|2||Anon. (n.d.). Sustainable Management of Lake Turkana Basin Ecosystem Component 2: Ecosystem assessment, s.l.: s.n.|
|3||BirdLife International (2017) Important Bird Areas factsheet: Lake Turkana. <http://datazone.birdlife.org/site/factsheet/lake-turkana-ib…;|
|4||EAWLS (East African Wildlife Society), “What future for Lake Turkana and its Wildife?”, SWARA Magazine, January-March 2014, www.eawildlife.org|
|5||Federal Democratic Republic of Ethiopia, Republic of Kenya and The United Nations Environment Programme (2015). Joint Project on Support to Sustainable Development in Lake Turkana and its River Basins, presentation delivered at Sustainable Development of Lake Turkana and its River Basins 1st Consultative Meeting with Development Partners. Nairobi, Kenya, s.n.|
|6||Fishbase (2017) [website] <http://www.fishbase.org/tools/region/FB4Africa/FB4Africa.ht…;, accessed June 2017|
|7||Hilton-Barber, B and L. R. Berger (2002). Field Guide to the Cradle of Humankind. Cape Town: Struik Nature|
International Rivers (2016) www.internationalrivers.org. [Online]
Available at: https://www.internationalrivers.org/resources/omo-river-lak…
[Accessed 17 December 2016].
|9||KENWEB (Kenya Wetlands Biodiversity Research Team), National Museums of Kenya. Hydrological Impacts of Ethiopia’s Omo Basin’s Development on Kenya’s Lake Turkana, Presentation by Eng. Dr. Sean Avery to African Great Lakes Conference, Entebbe, Uganda, 2017|
|10||LAPSSET [website] <http://www.lapsset.go.ke/>|
|11||Lake Turkana Wind Power [website] <www.ltwp.co.ke>|
|12||McDade, P. (Tullow Oil plc.), 2015. Ref: CLT/WHC/P/SPU-AFR/12-255, London, United Kingdom: Tullow Oil plc..|
|13||Nation TV, award winning film on threats to Lake Turkana, “Water to Dust”, screened early 2017, <https://youtu.be/AVskqANY8FE>|
|14||Njuguna, S. (2001). Lake Turkana National Park, Provisional Integrated Management Plan, 2001-5|
|15||Obiero et al. (2017) The Nexus of dam construction, oil exploration and resource use conflicts: Vulnerability of fishing communities in Lake Turkana Kenya, African Great Lakes Conference, Entebbe.|
|16||States Parties of Kenya and Ethiopia (2016). A joint report on Kenya-Ethiopia bilateral talks held from 8th to 12th February 2016 in Nairobi, Kenya to implement the World Heritage Committee decision 39 COM 7B.4 regarding Lake Turkana National Parks World Heritage Site, Nairobi: s.n.|
|17||The Government of the Republic of Kenya through the Ministry of Energy and Petroleum, 2016. Request for expressions of interest for a consultant to carry out an environmental and social impact assessment for the proposed Lokichar-Lamu crude oil export pipeline, Kenya: The Government of the Republic of Kenya.|
|18||UN Country teams of Ethiopia and Kenya and IGAD, n.d. Cross-border integrated programme for sustainable peace and socioeconomic transformation: Marsabit County, Kenya and Borana Zone, Ethiopia (Draft programme document), s.l.: UN Country teams of Ethiopia and Kenya and IGAD.|
|19||UNEP-WCMC (2012). Lake Turkana National Parks, Kenya. UNEP-WCMC World Heritage Information Sheets. Cambridge, UK: UNEP-WCMC.|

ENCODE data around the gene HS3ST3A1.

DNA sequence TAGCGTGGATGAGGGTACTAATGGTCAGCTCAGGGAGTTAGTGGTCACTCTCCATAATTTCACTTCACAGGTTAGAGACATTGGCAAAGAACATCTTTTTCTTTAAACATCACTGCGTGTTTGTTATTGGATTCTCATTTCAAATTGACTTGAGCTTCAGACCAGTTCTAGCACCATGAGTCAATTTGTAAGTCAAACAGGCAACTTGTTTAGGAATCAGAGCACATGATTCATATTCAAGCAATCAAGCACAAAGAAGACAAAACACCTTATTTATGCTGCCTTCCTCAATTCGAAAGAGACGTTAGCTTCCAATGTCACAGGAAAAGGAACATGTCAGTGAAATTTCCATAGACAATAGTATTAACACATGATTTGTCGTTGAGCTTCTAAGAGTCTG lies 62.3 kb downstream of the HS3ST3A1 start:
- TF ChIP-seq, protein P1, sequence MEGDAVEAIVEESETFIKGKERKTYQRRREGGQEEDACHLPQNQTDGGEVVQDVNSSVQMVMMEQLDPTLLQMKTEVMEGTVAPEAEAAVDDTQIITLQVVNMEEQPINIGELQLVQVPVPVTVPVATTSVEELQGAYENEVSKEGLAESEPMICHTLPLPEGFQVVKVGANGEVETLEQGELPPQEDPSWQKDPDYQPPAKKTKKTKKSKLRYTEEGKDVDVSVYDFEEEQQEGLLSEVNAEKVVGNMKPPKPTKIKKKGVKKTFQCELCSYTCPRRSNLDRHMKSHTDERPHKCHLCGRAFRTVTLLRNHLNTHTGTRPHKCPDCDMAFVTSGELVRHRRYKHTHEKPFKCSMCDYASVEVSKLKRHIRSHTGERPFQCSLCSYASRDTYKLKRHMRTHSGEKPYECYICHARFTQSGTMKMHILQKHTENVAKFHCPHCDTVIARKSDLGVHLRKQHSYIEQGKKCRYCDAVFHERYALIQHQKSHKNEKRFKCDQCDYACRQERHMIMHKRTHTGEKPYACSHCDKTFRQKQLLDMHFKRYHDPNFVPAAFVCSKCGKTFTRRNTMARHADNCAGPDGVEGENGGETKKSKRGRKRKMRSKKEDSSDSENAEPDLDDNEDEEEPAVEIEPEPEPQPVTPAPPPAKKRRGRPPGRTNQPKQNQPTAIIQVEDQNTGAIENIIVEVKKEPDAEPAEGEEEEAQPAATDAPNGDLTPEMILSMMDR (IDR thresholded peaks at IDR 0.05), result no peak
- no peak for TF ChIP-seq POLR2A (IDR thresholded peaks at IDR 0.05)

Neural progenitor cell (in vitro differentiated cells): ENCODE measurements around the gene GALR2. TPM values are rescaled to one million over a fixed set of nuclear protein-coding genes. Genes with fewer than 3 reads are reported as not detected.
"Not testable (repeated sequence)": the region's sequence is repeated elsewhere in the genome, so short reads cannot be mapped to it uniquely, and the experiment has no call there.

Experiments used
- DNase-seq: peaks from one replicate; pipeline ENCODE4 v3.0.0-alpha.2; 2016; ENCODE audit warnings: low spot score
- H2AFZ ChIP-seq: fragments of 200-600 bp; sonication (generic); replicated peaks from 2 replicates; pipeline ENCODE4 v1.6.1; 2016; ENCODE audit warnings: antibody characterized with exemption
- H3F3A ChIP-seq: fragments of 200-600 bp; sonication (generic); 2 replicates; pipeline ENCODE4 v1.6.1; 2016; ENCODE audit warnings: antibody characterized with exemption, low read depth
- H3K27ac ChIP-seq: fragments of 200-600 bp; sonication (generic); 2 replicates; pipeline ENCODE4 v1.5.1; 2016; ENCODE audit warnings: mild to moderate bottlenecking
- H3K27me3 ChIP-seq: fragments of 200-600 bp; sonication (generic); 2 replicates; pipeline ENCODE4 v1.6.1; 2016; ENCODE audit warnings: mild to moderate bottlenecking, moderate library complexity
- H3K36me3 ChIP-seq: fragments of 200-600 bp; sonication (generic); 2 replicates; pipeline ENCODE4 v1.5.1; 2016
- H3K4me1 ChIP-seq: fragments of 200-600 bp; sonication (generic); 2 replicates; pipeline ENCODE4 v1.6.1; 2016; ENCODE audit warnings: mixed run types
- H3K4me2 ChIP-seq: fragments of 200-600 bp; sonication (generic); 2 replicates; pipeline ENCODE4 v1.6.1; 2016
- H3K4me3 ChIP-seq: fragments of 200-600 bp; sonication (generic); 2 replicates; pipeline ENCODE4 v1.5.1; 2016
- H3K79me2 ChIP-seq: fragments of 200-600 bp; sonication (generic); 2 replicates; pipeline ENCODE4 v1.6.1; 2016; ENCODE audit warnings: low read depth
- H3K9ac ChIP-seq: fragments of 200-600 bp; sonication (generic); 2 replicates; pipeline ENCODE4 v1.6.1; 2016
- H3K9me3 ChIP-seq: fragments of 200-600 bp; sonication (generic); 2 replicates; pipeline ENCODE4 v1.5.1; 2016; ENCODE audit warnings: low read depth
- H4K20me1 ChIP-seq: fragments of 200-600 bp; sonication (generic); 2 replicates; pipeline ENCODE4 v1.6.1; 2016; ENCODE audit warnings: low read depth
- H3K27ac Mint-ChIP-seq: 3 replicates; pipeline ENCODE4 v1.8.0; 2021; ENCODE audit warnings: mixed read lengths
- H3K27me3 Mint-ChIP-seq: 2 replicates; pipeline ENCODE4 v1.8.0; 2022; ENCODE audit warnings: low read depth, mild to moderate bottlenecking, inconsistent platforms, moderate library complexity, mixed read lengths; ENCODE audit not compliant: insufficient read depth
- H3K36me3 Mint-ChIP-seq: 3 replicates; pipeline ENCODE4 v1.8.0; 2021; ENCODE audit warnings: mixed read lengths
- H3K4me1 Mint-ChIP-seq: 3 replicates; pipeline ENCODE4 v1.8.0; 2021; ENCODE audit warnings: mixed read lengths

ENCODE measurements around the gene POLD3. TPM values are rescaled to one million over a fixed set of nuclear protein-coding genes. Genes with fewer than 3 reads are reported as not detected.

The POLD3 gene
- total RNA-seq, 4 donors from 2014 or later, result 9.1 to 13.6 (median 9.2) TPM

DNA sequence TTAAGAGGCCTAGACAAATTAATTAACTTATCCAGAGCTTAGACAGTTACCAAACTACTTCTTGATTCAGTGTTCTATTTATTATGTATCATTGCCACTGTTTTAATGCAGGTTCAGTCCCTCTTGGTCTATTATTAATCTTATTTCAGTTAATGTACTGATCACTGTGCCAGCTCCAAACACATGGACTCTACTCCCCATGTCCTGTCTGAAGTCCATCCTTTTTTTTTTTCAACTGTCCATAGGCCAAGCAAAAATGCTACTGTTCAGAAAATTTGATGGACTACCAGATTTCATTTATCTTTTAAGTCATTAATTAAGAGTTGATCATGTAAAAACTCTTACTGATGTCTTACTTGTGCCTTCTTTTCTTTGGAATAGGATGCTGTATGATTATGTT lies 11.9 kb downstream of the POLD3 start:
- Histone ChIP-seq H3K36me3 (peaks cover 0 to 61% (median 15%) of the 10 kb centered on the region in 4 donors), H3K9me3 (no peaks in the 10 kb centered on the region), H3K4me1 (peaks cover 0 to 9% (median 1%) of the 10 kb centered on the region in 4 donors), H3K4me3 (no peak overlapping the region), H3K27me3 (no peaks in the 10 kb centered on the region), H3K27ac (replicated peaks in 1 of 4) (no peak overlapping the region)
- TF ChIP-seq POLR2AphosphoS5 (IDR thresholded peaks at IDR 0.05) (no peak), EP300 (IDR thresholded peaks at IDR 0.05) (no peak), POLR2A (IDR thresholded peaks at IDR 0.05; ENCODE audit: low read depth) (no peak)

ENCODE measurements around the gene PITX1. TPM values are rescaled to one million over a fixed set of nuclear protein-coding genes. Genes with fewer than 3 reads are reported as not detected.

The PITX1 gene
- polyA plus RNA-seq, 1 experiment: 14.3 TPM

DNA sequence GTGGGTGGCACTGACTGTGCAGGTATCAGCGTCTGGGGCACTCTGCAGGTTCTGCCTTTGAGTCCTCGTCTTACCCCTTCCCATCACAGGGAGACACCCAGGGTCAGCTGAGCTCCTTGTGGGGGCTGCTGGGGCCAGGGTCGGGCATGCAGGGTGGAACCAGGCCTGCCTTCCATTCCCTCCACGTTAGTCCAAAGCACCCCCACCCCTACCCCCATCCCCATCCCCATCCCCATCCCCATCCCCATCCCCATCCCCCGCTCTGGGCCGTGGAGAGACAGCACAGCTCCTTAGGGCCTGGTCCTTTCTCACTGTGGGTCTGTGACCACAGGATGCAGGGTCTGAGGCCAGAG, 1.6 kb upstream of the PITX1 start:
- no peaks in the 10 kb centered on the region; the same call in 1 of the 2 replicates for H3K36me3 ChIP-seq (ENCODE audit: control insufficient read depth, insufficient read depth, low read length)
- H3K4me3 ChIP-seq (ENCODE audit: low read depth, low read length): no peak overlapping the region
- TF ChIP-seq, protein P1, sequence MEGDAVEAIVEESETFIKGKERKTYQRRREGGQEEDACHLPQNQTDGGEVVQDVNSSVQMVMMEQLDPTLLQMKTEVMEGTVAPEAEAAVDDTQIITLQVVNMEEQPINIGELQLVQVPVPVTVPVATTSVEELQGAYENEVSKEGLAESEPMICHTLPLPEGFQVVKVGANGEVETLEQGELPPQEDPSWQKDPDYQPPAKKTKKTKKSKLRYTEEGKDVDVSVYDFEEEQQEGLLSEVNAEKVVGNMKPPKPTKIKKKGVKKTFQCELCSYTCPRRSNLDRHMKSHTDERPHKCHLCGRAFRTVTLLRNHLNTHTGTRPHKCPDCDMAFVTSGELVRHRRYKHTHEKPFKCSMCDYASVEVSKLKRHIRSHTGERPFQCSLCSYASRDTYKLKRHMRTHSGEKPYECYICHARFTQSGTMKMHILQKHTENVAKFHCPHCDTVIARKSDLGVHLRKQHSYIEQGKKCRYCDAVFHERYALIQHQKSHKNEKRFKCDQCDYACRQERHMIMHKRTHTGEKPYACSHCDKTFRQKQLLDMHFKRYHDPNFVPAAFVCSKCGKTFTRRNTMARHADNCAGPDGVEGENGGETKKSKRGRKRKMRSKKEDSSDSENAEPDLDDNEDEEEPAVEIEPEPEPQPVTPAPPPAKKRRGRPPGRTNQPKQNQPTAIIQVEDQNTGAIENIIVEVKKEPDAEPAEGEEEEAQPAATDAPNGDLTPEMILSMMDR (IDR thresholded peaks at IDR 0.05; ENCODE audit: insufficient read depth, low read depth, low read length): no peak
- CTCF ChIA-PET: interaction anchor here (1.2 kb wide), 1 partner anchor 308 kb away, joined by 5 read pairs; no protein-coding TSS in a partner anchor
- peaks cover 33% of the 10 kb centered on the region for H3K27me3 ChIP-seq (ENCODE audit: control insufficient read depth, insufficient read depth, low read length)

|20||UNESCO (2012) Report on the State of Conservation of Lake Turkana National Parks. State of Conservation Information System of the World Heritage Centre. <http://whc.unesco.org/en/list/801/documents/>.|
|21||UNESCO (2013) Report on the State of Conservation of Lake Turkana National Parks. State of Conservation Information System of the World Heritage Centre. <http://whc.unesco.org/en/list/801/documents/>.|
|22||UNESCO (2015) Report on the State of Conservation of Lake Turkana National Parks. State of Conservation Information System of the World Heritage Centre. <http://whc.unesco.org/en/list/801/documents/>.|
|23||UNESCO (2016) Report on the State of Conservation of Lake Turkana National Parks. State of Conservation Information System of the World Heritage Centre. <http://whc.unesco.org/en/list/801/documents/>.|
|24||UNESCO and IUCN (2012) Reactive Monitoring Mission to Lake Turkana National Parks (Kenya). Paris, France and Gland, Switzerland: UNESCO World Heritage Centre and IUCN.|
|25||UNESCO and IUCN (2015) Report on the Reactive Monitoring Mission: Gibe III Dam and Kuraz Sugar Plantation (Ethiopia) for Lake Turkana National Parks World Heritage Property (Kenya) From 3 to 7 April 2015, Paris, France: UNESCO.|
|26||University Of Oxford (2012) Lake Turkana & The Lower Omo: Hydrological Impacts of Major Dam & Irrigation Developments <http://www.africanstudies.ox.ac.uk/lake-turkana-and-lower-o…;|
|27||University of Oxford (2013) “What future Lake Turkana?”, <http://www.africanstudies.ox.ac.uk/what-future-lake-turkana…;|
W.O. Ojwang, , K.O. Obiero, O.O. Donde, N. Gownaris, E.K. Pikitch, R. Omondi, S. Agembe, J. Malala, S. T. Avery (2016) Lake Turkana: World’s Largest Permanent Desert Lake (Kenya), Springer eBook
|29||World Heritage Committee (2011) Decision 35 COM 8E Lake Turkana National Parks Statement of Outstanding Universal Value (Kenya). <http://whc.unesco.org/en/decisions/4408>|